Strategies for Children with Persistent Middle Ear Effusion

Strategies for Children with Persistent Middle Ear Effusion.If fluid is in the middle ear and the ear is not infected, it is called otitis media with effusion (OME).

OME may occur in two ways. One way is if the fluid in the middle ear is slow to clear out after an ear infection. OME may also occur without any infection if the Eustachian tube is not properly working. When it works properly, this tube brings air to the middle ear. Young children and children with cleft palate or Down syndrome may have more problems with OME.

The presence of fluid in the middle ear reduces the middle ear's ability to conduct sound. The eardrum and middle ear bones cannot vibrate as they should, making sound seem "muffled." This temporary hearing loss may contribute to speech and/or language delay or other developmental delays. Therefore, children with temporary hearing problems due to OME would benefit from attention to listening, language and learning conditions.

Below are strategies to help your child continue to listen and learn during this period of temporary hearing loss.

  • Get down to the child's eye level when talking.
  • Talk about familiar things in the child's environment (pets, toys) and interests.
  • Talk with the child during mealtimes, baths and throughout the day.
  • Play interactive games, such as pat-a-cake, with the child to encourage talking.
  • Ask simple questions and pause for the child to respond.
  • Respond to what the child is talking about immediately and with interest.
  • Add to what the child is saying by using more words.

Help Children Hear and Understand Your Speech

  • Get within three feet of the child before speaking.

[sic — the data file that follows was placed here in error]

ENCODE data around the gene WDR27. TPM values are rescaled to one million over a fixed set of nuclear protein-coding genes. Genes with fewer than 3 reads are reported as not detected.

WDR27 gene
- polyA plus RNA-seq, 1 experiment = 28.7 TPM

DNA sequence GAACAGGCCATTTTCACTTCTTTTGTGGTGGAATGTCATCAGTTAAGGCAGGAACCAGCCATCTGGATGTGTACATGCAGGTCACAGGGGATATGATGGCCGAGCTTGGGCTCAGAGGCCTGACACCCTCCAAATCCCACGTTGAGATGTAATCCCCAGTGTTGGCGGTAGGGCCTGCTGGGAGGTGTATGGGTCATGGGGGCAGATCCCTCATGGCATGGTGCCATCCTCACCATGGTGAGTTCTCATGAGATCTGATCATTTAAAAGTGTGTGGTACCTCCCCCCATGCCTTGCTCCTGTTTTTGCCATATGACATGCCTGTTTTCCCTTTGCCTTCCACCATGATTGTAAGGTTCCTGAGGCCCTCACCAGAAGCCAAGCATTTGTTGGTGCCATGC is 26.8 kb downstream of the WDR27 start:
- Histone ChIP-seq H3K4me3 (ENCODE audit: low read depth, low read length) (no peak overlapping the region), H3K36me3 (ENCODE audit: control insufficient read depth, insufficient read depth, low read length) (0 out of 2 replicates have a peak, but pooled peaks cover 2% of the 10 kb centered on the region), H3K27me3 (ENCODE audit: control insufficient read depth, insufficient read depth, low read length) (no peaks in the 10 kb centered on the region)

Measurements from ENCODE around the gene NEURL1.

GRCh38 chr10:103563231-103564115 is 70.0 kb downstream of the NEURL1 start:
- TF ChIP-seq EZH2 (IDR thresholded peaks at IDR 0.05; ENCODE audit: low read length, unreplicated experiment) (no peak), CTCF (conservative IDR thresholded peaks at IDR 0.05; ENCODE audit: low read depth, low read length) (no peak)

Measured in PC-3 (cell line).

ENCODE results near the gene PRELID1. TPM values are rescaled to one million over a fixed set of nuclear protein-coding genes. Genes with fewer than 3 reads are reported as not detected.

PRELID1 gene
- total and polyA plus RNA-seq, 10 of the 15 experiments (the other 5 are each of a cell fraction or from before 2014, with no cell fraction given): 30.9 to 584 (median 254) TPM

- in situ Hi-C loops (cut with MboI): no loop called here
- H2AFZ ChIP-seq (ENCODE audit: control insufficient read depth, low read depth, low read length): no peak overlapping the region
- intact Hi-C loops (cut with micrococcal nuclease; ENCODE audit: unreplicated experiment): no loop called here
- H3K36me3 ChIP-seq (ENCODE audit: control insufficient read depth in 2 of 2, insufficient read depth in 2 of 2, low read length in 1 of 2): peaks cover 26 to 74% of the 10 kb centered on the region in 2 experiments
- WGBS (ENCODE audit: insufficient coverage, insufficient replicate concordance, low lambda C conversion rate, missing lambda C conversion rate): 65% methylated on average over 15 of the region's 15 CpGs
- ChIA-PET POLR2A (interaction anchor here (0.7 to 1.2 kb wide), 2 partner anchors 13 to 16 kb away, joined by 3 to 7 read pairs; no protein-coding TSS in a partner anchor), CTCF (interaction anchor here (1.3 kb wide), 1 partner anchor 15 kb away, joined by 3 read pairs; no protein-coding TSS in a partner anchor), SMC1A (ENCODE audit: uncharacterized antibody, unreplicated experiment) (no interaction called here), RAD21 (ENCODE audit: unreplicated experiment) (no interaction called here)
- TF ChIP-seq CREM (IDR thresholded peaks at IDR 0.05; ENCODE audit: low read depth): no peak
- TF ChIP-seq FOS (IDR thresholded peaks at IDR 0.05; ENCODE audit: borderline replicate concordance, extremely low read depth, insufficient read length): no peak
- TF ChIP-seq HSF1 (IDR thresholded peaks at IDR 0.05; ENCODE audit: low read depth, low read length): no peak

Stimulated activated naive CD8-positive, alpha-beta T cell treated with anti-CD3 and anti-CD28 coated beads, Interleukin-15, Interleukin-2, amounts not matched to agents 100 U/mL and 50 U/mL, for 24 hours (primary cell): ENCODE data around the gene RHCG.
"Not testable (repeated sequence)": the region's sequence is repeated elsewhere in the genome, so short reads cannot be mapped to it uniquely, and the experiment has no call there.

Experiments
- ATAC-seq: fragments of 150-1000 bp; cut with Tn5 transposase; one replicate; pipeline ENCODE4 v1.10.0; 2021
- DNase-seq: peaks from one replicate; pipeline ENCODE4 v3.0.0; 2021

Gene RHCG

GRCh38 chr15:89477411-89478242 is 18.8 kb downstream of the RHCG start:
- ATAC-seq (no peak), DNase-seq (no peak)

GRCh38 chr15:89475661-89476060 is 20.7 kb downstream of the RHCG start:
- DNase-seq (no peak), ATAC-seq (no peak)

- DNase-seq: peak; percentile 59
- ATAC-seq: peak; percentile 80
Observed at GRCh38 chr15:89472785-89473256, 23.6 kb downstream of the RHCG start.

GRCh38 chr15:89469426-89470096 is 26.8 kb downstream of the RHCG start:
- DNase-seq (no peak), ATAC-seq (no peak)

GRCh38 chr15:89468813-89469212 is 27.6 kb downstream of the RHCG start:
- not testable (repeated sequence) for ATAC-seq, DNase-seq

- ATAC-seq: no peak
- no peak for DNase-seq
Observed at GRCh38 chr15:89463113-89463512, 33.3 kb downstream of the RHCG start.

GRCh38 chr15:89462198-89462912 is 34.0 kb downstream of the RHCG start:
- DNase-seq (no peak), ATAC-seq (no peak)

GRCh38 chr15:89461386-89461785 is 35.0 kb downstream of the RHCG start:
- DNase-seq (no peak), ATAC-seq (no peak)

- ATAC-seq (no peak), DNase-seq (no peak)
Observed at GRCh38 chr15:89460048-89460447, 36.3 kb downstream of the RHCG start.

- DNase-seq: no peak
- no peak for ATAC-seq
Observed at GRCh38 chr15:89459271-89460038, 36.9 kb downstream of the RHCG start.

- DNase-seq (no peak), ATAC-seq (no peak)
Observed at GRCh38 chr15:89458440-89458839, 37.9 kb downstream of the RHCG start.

• Get the child's attention before speaking.
  • Face the child and speak clearly with a normal tone and normal loudness.
  • Use visual cues, such as moving your hands and showing pictures, in addition to using speech.
  • Seat the child near adults and children who are speaking.
  • Speak clearly and repeat important words, but use natural speaking tones and pattern.
  • Check often to make sure the child understands what is being said.
  • Stand still when talking to the child to decrease distractions.
  • Praise the child for talking even if the speech is unclear.
  • Take the child lots of places (library, supermarket, the park) and talk about what you see.
  • Say the names of the things the child sees or plays with and describe things that happen.
  • Talk with the child about what he did and will do, why things happen, and feelings.
  • Encourage the child to talk to other children.

Decrease Background Noise

  • Turn off unnecessary music and TV in the background.
  • Fix noisy appliances, such as heaters or air conditioners.
  • Limit play with noisy toys.
  • Encourage teachers to create quiet areas, such as dividers for small group play and reading.
  • Close windows and doors when it is noisy outside.

Roberts, J.E.; Rosenfeld, R.M.; and Zeisel, S.A.: Otitis media and speech and language: a meta-analysis of prospective studies. Pediatrics, 113(3 Pt 1): e238-48, 2004.


Last Updated 05/2013